Council takes action on dangerous sink hole in Mansfield street

A council has been quick to respond after drivers had to be warned about a sink hole that emerged on a road in Mansfield.

By Richard Silverwood
Tuesday, 31st May 2022, 10:42 am

Eagle-eyed councillor Stephen Garner reported the sink hole, which is on Hall Street, near Racecourse Park, to the highways department of Nottinghamshire County Council.

He felt it could be dangerous and hoped the council could put barriers around it and block off the road before carrying out repairs.

Now Coun Garner says the council has taken action, and is expected to undertake work on the road in the coming weeks “after the sink hole has settled down”.

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Coun Stephen Garner by the sink hole that appeared on Hall Street in Mansfield.

Gary Wood, the council’s head of highways and transport, said: “Our highways inspector attended reports of a collapse in the road surface on Hall Street, Mansfield.

"Our incident response team has now been out on site to put up barriers and make the area safe.

"We have referred the incident to Severn Trent Water to investigate further and establish the cause of the collapse.”

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The barriers that have been erected around the sink hole by Nottinghamshire County Council's highways team.

Coun Garner, who represents Mansfield South on the county council and the Racecourse ward on Mansfield District Council as an Independent, alerted drivers by posting photos of the sink hole on Facebook.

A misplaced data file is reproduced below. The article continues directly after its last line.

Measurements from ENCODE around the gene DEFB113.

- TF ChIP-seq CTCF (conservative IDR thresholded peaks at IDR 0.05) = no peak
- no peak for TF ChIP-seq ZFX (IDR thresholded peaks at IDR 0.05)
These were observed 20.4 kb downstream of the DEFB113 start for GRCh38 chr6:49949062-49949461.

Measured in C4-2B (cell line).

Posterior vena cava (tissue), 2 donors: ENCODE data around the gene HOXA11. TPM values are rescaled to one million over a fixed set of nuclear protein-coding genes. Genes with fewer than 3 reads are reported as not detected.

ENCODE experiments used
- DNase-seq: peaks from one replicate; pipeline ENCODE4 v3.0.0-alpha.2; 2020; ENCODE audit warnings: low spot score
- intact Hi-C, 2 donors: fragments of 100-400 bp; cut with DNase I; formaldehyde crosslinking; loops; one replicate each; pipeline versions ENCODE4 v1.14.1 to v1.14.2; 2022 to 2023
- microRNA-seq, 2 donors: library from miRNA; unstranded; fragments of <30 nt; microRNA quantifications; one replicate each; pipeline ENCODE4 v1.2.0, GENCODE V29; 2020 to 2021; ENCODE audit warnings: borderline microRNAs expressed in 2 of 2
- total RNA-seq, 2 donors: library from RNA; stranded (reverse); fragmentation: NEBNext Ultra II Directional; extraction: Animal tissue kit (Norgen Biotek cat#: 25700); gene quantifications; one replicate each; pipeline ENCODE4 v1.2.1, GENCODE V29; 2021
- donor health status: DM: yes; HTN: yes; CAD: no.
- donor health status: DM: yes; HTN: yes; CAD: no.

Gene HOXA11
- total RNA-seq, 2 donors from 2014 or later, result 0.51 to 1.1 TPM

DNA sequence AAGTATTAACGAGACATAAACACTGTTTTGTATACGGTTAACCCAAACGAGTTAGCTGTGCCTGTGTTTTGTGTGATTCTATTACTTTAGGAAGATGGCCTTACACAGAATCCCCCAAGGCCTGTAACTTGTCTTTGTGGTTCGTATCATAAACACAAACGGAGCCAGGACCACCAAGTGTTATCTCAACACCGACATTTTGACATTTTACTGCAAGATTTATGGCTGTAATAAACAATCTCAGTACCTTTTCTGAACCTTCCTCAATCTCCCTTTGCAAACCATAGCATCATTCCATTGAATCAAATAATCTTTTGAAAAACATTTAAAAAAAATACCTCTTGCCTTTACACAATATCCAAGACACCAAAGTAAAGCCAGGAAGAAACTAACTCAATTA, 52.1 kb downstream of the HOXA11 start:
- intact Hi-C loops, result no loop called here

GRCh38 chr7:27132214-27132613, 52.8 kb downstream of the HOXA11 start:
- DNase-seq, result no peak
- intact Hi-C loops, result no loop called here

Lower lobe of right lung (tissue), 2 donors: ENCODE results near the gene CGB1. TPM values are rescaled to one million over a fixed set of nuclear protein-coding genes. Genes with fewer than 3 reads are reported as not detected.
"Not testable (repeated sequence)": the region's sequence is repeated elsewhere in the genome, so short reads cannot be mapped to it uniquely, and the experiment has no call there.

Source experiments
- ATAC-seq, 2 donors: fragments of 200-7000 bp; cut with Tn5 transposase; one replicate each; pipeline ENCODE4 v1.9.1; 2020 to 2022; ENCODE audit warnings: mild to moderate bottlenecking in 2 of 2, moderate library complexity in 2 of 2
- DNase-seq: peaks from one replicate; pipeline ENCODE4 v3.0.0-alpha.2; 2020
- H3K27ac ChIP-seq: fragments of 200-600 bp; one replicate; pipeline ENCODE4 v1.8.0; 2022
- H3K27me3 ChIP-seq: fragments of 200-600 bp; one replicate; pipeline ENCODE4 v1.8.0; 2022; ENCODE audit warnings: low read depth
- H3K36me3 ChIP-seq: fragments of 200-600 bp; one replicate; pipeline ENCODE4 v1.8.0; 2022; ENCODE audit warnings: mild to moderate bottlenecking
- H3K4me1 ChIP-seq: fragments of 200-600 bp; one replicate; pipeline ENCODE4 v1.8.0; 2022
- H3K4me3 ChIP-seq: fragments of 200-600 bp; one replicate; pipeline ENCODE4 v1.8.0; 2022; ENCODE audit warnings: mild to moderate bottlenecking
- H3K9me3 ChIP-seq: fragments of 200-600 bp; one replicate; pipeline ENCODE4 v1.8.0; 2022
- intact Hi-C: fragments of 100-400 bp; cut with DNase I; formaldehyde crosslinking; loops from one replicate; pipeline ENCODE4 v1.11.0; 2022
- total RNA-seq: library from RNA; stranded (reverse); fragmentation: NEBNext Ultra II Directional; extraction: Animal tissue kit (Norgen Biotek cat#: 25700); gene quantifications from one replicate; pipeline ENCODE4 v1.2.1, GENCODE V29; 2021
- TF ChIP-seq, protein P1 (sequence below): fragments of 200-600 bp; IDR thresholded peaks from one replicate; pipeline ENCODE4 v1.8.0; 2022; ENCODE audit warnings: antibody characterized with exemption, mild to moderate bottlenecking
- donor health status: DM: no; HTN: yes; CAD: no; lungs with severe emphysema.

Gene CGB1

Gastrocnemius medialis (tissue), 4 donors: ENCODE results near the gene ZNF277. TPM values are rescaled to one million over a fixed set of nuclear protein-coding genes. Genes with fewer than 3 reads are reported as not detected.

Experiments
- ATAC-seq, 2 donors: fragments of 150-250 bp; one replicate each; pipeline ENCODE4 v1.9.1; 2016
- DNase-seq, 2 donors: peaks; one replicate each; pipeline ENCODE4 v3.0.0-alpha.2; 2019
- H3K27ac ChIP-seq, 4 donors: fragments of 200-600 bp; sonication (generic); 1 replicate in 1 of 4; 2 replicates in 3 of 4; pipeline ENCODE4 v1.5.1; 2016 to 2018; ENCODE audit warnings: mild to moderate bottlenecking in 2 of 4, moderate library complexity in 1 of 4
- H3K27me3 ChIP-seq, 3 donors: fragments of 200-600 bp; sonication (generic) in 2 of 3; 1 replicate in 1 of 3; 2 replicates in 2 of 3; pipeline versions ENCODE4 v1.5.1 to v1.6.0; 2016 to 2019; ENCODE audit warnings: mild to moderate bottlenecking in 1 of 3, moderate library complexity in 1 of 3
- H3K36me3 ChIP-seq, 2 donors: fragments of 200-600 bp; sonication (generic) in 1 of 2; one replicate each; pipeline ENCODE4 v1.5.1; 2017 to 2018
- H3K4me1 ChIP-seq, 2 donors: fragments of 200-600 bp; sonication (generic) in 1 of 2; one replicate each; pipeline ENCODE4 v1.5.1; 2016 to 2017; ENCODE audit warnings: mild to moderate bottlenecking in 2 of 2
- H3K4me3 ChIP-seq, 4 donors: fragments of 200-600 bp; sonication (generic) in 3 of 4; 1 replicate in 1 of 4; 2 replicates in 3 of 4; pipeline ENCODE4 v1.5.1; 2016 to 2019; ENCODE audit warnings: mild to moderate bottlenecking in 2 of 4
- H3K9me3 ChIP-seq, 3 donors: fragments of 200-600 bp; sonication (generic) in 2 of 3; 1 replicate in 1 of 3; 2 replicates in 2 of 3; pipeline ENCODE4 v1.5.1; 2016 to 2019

In response, he received a host of comments from residents urging drivers to be careful and demanding repair work.

Zoe Crookes said: “I hit this the other day and went with a right bang. It can’t be seen until it’s too late.”

Michael Tucker said: “It needs blocking off straight away.” And Kimberlie Fletcher asked: “Is something going to be done about it?”

Carl Palmer commented: “Hope somebody fences it off. Given the close proximity to a manhole, it could be services or drains related.”

Other posts revealed that sink holes had also emerged on Barringer Road and Nursery Court in Mansfield.

Mystery surrounds the cause of sink holes in the area. Coun Garner remembers there were many in the 1970s and 1980s, all connected to the mining industry.

Nowadays they are more likely to be triggered by leaking drainage pipes or burst water mains. A decline of water levels can create a void underneath the road surface.